There is concern that several native, threatened and endangered freshwater snails may suffer as a consequence of NZMS competition (Bowler 1991, Strayer 1999, Richards et al. 2001). As example, NZMS was found to out compete the threatened Bliss Rapid snail (Taylorconcha serpenticola) in the Snake River (Richards 2003). Over 75% of gastropods listed as threatened or endangered in North America are hydrobiids, the same family as NZMS, so their ecological similarity amplifies the concern that competitive displacement is a serious risk for federally protected species. 



Generalist predators such as fish, crayfish, and even ducks, have been considered as agents to regulate these and other snail populations (Roberts and Kuris 1990, Hofkin et al. 1992, Kuris 1994, Ndelea and Chimbari 2000, Ben-Ami and Heller 2001, Slootweg et al. 2004).
Very little information exists concerning the use of mud snails as a food resource by fish.  NZMS being operculate can pass through digestive systems intact (Ryan 1982, McCarter 1986, Vinson, unpub. data). They are generally avoided by most fish, based on gut analyses of several cyprinids and other benthic feeding species in Montana (Kerans, unpub. data). Bondeson and Kaiser (1949) and Haynes (1985) reported that mudsnails can pass through trout digestive tracts. NZMS have been found in the alimentary canal of mountain whitefish, Prosopium williamsoni, in the Madison River, but the amount of nutrition gained is unknown (Dwyer pers. com.).

Recent research indicates that for example starved crayfish (Pacifasticus sp.) have been observed to consume NZMS in a laboratory setting (Lysne 2003). The crayfish were more likely to consume another native snail (Valvata utahensis), but the difference was not statistically significant (Lysne 2003).

Our lab is working on determining whether any invertebrates or fish might play the role of natural predators in waters of the Western US, and whether they are capable of digesting the snail itself.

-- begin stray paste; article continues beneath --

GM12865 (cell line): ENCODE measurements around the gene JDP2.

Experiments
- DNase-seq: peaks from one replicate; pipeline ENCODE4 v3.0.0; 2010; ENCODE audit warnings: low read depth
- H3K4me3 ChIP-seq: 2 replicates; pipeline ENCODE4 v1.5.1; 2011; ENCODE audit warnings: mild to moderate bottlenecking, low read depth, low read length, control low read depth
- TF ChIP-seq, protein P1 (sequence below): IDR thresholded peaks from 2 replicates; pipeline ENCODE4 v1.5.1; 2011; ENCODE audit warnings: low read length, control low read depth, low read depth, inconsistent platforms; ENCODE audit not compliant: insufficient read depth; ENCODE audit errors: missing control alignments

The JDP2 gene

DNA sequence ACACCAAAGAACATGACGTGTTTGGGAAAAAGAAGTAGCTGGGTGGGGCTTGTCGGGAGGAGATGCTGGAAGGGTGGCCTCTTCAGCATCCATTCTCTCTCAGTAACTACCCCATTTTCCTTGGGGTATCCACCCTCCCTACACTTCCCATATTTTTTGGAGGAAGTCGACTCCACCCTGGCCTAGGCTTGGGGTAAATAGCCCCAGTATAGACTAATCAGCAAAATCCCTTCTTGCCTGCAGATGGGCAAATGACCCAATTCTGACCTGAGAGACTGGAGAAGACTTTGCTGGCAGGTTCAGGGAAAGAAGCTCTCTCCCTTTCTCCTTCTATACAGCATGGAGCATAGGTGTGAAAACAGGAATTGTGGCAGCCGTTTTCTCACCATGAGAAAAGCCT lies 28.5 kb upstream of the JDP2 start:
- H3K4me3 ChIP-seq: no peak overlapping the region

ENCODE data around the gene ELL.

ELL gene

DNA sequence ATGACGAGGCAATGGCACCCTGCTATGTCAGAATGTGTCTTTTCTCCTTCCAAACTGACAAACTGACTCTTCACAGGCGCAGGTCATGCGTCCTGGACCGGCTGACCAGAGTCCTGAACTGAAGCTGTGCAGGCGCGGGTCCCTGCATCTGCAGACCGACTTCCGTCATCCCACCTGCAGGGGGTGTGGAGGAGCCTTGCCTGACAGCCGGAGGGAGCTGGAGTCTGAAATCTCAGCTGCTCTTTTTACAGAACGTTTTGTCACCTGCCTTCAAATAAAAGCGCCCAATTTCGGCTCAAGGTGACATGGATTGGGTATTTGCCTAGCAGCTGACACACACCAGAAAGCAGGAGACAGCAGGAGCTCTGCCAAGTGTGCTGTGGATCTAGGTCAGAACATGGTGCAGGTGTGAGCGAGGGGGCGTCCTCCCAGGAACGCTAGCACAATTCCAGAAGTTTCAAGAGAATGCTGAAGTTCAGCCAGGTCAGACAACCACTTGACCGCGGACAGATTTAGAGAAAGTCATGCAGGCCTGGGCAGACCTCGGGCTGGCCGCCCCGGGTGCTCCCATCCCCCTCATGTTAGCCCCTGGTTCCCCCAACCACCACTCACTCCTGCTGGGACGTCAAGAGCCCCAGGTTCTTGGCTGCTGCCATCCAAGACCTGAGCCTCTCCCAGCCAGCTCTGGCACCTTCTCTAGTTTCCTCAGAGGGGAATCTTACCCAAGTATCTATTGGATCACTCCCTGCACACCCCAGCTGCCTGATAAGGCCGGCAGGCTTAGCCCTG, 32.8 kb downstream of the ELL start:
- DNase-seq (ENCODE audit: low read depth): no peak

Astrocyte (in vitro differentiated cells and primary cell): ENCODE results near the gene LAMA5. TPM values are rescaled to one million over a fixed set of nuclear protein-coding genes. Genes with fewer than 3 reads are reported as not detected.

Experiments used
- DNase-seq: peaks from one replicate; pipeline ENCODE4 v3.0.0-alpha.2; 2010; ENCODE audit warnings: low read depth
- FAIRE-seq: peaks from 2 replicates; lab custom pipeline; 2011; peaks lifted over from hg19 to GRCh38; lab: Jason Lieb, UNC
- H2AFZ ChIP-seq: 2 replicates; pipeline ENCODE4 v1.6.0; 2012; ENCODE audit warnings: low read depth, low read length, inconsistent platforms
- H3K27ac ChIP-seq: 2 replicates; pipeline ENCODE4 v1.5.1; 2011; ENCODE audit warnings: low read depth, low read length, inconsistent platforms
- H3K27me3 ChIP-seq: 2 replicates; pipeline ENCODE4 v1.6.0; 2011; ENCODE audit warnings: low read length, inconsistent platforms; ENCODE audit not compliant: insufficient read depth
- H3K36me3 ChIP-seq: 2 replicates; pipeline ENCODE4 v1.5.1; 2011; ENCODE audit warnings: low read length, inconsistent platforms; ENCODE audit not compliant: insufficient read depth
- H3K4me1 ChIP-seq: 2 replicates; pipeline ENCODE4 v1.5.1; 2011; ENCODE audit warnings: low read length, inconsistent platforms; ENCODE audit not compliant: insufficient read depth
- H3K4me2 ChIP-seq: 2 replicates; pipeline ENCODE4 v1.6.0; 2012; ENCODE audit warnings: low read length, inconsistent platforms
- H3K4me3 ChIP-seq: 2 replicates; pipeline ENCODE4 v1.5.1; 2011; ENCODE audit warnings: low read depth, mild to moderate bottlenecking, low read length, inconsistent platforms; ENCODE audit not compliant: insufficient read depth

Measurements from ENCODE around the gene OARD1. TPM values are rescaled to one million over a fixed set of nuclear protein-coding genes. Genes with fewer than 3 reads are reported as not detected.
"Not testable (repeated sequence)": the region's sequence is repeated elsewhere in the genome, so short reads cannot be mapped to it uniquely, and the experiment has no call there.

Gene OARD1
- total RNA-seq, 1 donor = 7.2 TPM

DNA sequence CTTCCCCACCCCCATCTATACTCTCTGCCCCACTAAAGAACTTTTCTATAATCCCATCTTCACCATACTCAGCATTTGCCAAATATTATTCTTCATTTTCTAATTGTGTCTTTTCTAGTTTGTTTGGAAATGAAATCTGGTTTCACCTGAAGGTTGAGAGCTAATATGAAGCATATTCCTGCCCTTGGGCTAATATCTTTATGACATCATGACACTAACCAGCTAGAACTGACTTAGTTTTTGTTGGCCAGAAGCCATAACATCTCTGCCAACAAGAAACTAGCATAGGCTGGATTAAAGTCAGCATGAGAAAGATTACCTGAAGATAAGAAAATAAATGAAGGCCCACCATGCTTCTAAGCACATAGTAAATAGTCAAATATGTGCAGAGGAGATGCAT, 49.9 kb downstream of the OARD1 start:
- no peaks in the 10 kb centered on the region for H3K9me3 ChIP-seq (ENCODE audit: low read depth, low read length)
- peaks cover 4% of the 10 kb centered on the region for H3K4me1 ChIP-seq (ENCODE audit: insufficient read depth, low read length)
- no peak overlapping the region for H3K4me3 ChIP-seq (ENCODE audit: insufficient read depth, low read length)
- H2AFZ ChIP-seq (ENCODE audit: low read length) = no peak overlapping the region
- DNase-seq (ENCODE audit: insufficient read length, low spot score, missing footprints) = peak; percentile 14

Potamopyrgus antipodarum also appears to be a poor food resource for secondary consumers such as fish, because it provides little energy and may pass through the gut undigested (Ryan 1982, Haynes et al. 1985, McCarter 1986). Usually fish avoid eating NZMS and prefer other macroinvertebrates instead, but when NZMS is present in high densities it may outcompate other grazers. Thus, effects of its presence may propagate through food webs and change community structure and function (Carpenter et al. 1985). Decreased growth of fish (brown trout, sculpin, white sucker and longnose dace) in high NZMS density areas was reported, particularly for sculpins (Cada 2003). NZMS have also been found in the stomachs of brown trout and suckers, demonstrating that the fish can eat snails (Dwyer 2001). Dwyer (2001) also has found NZMS while abundant in whitefish stomachs, is less often found in trout. In addition, close to 85% of mudsnails can survive in the stomachs of trout for 2.5 hours and some may survive as long as 5 hours in trout stomachs (Dwyer 2001).

It hase been speculated NZMS are potentially hosts for fish parasites such as the eye fluke (Diplostomum spathaceum), which is a parasite that has snail, fish and bird hosts (Staton 2003). NZMS populations on the Oregon coast inhabit important anadromous fish habitats and they may compete with critical prey species for juvenile salmon (Chapman 2003).